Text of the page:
Robert is a part-time actor who earns a living by working the street markets. Hitting forty, Robert takes a look at his life and realizes that he can't keep on going on like this. He's not exactly a freak, just simply awkward, his gentleness fraying around the edges. One morning, he ditches evrything, that is to say, "not much" and turns up at his sister's place in Boulogne. Gisèle, big-hearted despite her rocky love life, even if her guest dirupts the rythm of her organized life.
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We often say that when children, brothers and sisters, are inseparable. And I find that the dictionary defintion ("incapable of being separated") has a metaphysical aspect that precisely defines Robert and Gisèle's relationship. By tackling brother/sister relationships, I could speak about couples in a wider sense. Robert and Gisèle reminiscence about the past, share a certain playfulness. Their paths haven't really diverged. A deep love still binds them - something Robert has never renounced. Then, the fact that they're both in the same place gives them the opportunity to confront what is ultimately the same feeling of loneliness. The underlying theme of most of the characters is that loneliss is a state they arrange, adjust, and domesticate with varying degrees of joy. Both leads are in transit , always about to arrive or leave.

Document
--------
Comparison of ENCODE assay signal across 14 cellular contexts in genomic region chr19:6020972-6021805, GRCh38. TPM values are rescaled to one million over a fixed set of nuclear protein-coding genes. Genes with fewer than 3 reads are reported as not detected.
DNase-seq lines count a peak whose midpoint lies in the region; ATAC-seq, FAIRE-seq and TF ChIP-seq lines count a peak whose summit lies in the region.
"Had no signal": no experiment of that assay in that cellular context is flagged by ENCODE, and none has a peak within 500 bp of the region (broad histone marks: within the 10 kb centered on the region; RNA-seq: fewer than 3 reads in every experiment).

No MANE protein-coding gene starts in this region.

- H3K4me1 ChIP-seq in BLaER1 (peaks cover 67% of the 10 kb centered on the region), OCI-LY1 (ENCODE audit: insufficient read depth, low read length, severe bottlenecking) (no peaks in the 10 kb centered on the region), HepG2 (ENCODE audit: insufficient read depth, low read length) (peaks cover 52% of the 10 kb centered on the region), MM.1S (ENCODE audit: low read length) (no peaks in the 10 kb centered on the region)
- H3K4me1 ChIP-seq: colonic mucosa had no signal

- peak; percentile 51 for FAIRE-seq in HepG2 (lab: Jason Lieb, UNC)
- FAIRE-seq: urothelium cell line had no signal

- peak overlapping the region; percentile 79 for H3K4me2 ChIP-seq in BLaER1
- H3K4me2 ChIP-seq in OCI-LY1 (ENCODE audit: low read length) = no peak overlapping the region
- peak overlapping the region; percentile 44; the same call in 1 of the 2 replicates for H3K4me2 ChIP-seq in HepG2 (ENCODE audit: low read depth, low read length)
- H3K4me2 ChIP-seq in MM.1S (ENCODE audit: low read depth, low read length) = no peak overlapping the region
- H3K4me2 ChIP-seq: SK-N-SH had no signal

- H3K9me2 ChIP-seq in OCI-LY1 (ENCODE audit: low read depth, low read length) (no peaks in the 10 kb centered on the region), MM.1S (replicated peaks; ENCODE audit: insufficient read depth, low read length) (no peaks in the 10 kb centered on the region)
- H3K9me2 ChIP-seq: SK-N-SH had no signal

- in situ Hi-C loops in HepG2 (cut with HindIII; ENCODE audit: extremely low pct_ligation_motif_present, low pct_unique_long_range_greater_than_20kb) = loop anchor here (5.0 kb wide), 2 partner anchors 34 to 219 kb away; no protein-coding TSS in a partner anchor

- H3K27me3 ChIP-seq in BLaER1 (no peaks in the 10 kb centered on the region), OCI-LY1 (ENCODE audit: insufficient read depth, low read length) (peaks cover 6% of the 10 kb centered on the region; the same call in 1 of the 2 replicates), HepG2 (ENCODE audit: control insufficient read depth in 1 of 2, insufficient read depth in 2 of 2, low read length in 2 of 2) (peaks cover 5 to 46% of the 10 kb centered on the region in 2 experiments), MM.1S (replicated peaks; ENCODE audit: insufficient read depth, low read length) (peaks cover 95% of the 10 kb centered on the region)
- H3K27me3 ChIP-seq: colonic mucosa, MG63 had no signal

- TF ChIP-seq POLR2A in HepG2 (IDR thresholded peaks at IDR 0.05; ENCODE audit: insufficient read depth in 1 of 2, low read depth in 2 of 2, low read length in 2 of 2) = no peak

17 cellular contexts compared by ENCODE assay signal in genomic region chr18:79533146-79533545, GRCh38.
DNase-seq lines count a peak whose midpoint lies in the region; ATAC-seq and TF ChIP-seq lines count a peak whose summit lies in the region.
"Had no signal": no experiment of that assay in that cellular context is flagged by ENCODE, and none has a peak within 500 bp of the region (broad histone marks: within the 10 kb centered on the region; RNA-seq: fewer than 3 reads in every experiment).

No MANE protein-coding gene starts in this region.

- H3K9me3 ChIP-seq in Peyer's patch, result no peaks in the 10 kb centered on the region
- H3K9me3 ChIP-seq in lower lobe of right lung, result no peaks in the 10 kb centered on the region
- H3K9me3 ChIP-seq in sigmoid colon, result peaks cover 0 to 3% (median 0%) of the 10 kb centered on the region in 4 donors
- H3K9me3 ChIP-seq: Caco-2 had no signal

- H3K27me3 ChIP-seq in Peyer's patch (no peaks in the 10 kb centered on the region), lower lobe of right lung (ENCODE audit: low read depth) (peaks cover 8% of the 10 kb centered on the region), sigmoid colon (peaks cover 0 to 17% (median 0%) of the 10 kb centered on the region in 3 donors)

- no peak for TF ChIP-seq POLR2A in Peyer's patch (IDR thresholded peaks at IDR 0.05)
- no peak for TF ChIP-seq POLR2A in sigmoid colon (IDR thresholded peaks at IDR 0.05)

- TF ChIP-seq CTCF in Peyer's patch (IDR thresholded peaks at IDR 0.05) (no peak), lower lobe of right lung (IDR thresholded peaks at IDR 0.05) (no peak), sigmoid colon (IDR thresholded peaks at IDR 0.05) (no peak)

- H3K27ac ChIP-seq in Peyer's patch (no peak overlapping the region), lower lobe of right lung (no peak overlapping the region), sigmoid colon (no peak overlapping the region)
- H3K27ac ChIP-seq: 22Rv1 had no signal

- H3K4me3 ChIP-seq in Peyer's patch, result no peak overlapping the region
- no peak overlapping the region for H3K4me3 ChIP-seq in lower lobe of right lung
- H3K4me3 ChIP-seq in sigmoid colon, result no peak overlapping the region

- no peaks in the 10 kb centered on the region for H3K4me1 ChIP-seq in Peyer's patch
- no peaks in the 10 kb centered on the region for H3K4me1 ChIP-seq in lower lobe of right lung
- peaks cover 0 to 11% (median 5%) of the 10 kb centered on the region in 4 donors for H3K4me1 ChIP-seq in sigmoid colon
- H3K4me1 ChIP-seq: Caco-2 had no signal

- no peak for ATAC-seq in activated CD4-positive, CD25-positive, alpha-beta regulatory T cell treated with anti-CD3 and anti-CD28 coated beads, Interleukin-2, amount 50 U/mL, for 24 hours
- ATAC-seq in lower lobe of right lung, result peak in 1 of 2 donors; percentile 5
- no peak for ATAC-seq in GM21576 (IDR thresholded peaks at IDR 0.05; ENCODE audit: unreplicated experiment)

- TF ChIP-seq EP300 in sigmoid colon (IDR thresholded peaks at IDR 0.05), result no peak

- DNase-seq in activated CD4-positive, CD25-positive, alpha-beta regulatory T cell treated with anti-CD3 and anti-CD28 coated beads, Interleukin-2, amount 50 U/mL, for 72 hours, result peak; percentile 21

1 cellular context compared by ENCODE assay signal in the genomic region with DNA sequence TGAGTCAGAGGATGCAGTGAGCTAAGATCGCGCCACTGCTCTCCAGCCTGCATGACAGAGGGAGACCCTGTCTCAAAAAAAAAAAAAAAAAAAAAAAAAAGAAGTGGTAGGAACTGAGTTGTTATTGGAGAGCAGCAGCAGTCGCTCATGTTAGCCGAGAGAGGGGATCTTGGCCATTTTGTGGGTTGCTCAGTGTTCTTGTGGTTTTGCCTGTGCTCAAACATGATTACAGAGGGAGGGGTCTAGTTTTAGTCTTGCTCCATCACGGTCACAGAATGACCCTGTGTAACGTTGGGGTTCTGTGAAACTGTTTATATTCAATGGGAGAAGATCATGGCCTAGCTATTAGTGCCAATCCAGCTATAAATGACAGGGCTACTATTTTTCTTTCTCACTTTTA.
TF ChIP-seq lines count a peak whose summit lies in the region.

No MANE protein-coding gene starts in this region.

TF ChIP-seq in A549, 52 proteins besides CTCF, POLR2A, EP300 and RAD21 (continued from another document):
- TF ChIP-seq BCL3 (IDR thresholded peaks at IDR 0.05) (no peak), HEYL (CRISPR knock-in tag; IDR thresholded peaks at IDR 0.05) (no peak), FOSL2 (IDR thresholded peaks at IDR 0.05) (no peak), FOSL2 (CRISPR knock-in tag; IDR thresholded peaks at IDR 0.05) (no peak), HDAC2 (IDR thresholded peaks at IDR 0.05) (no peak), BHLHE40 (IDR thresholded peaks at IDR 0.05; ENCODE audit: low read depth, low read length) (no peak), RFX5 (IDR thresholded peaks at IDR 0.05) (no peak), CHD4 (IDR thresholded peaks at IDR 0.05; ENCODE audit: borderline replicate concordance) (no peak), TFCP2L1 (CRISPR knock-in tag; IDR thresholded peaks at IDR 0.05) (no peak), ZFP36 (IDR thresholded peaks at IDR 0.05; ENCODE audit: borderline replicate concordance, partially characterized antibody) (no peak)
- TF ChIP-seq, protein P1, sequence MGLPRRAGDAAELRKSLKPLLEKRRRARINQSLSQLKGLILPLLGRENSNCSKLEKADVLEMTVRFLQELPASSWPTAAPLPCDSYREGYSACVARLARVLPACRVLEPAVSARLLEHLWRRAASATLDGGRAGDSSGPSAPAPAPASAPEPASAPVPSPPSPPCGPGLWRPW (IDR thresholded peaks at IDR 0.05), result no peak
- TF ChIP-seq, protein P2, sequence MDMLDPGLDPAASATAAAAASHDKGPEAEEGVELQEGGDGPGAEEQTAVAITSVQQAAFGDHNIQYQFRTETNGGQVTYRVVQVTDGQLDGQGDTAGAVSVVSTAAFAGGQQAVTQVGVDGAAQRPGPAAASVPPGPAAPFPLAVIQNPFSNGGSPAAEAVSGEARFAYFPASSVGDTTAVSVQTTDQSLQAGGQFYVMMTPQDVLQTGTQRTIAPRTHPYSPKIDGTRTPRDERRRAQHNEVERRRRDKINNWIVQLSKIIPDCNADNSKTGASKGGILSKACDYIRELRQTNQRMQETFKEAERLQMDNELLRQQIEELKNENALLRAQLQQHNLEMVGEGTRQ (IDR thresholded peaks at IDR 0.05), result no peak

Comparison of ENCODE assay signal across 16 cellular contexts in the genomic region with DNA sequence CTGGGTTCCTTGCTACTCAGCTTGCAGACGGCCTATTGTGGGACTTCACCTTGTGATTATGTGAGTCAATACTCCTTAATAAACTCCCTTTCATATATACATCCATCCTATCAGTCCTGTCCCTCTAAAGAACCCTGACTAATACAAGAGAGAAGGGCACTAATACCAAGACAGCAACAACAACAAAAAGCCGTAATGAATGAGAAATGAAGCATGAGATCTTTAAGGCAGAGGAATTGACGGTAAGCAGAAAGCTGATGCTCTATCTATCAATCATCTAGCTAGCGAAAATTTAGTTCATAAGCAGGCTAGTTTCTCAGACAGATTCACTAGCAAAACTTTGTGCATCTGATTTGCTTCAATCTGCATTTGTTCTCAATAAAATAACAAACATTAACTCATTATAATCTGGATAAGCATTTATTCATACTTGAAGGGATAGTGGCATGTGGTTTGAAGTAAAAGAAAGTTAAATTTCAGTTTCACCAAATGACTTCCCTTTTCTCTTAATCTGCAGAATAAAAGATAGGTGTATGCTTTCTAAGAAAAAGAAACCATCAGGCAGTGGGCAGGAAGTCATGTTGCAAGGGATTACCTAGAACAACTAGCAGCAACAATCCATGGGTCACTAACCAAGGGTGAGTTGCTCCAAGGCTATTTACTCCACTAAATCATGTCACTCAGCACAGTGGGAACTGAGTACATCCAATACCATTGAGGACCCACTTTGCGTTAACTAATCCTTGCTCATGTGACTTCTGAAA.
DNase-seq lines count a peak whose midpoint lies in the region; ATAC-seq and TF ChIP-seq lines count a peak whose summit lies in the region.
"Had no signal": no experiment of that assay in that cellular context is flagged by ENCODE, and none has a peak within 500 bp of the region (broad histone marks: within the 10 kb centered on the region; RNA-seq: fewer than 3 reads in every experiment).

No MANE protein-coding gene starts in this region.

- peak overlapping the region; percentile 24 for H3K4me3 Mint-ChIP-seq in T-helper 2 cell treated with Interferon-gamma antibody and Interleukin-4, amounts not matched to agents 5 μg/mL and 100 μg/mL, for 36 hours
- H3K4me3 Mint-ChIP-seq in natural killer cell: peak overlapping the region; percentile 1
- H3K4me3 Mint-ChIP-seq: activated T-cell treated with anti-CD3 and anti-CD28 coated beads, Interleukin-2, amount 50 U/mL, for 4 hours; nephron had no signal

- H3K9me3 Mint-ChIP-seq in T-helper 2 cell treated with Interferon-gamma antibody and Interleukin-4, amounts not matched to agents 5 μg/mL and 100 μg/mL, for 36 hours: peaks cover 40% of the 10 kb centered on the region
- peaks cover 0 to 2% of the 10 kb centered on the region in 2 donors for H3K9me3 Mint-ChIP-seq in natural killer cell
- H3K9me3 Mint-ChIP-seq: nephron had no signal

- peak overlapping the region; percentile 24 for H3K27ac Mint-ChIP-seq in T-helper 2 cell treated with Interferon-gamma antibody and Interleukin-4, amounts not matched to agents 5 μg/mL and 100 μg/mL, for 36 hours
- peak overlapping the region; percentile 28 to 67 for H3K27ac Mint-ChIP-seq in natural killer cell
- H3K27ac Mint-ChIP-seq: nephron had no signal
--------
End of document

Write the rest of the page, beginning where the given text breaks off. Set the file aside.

Michel Couvelard - Director, excerpt from the press folder